First utilized during World War II, airdrop has become a useful tool in times of war and peace alike. Airdrop was initially used to resupply troops on the ground who were otherwise isolated from friendly contact. Ammunition, clothing and rations were among the supplies airdropped. The basic principle of airdropping still exists today however the method has been further developed for more varied uses.
Humanitarian organizations often provide resources necessary for nourishment and medical aid to areas of need through airdrop. Military branches today airdrop anything from food to tanks. Airborne assault and bombings are also considered types of airdrop. Bomber aircraft were the first to airdrop supplies in WWII as special canisters were fitted to the previously existing bombing systems.
Different types and methods of airdrop are utilized depending on variables such as cargo size and altitude at the time of drop. Low-velocity, high-velocity and free fall airdrops are all viable options. Low-velocity involves parachutes designed to slow down the cargo’s fall as much as possible as it is often fairly delicate. High-velocity airdrop delivers a load that is stabilized by a parachute but is not slowed down to the same degree as in low-velocity scenarios. And, as the name suggests, free fall airdrop does not involve a parachute.
A few types of parachutes are used in different airdrop situations. The G-12E, for example, is 64 feet in diameter and is designed to slow down and stabilize a load. With the ability to deliver loads at a very wide range of altitudes, the G-12 can be useful for larger cargo especially when multiple parachutes are clustered together. A 26 ft, high-velocity parachute can handle a similarly weighted cargo as a single G-12 but provides greater accuracy at a lower cost.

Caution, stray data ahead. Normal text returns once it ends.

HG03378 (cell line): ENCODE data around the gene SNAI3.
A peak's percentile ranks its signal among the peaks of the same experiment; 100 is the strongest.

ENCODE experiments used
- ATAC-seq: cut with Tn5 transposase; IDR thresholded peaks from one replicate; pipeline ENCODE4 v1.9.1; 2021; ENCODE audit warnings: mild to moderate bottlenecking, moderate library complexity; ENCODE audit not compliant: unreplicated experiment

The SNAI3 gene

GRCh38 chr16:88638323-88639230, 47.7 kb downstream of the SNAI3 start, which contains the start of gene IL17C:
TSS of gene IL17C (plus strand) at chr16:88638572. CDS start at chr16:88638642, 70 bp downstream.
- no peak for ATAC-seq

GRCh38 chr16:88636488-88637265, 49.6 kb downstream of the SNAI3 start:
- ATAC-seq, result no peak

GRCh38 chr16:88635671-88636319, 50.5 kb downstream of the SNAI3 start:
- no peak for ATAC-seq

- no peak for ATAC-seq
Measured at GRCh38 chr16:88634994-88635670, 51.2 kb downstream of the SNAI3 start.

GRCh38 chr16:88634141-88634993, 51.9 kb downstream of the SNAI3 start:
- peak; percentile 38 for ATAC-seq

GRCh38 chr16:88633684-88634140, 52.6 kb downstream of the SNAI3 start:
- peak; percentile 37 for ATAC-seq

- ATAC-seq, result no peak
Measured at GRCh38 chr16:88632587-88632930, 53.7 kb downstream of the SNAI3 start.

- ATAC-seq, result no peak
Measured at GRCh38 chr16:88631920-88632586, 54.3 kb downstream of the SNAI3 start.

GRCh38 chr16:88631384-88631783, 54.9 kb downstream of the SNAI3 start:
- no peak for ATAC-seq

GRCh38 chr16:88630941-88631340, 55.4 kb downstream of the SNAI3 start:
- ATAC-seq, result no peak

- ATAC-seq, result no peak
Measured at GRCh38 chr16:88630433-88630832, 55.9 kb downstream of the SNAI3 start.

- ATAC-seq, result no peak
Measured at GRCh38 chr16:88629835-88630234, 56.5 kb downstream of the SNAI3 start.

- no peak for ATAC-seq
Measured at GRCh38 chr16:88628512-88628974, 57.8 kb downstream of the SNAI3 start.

The method of an airdrop refers to how exactly a load leaves the aircraft. Extraction uses a parachute to pull the load out of an aircraft whereas door bundle drops have a loadmaster pushing the load out at the right time.
Gravity drops use natural forces to “roll” a load out of the aircraft. The Container Delivery System (CDS) commonly utilizes gravity drops. CDS delivers equipment too heavy for a single paratrooper to carry as well as bundles of supplies for units on the ground. Since the Korean and Vietnam Wars, CDS has been developed to handle darkness and bad weather, giving aircraft an advantage in supplying troops without revealing their location. Such efficiency has made the Container Delivery System the most common form of aerial supply for soldier and civilian aid.
An innovative airdrop system recently backed by the US Department of Defense is the FireFly. The FireFly is described as accurate, reliable, and easy to use. It delivers unmanned cargo to a precise location while adjusting to weather conditions in real-time. FireFly also has the ability to travel more than 25 kilometers after being dropped in order to covertly reach its destination. Plus, it can be remote controlled and operated if necessary.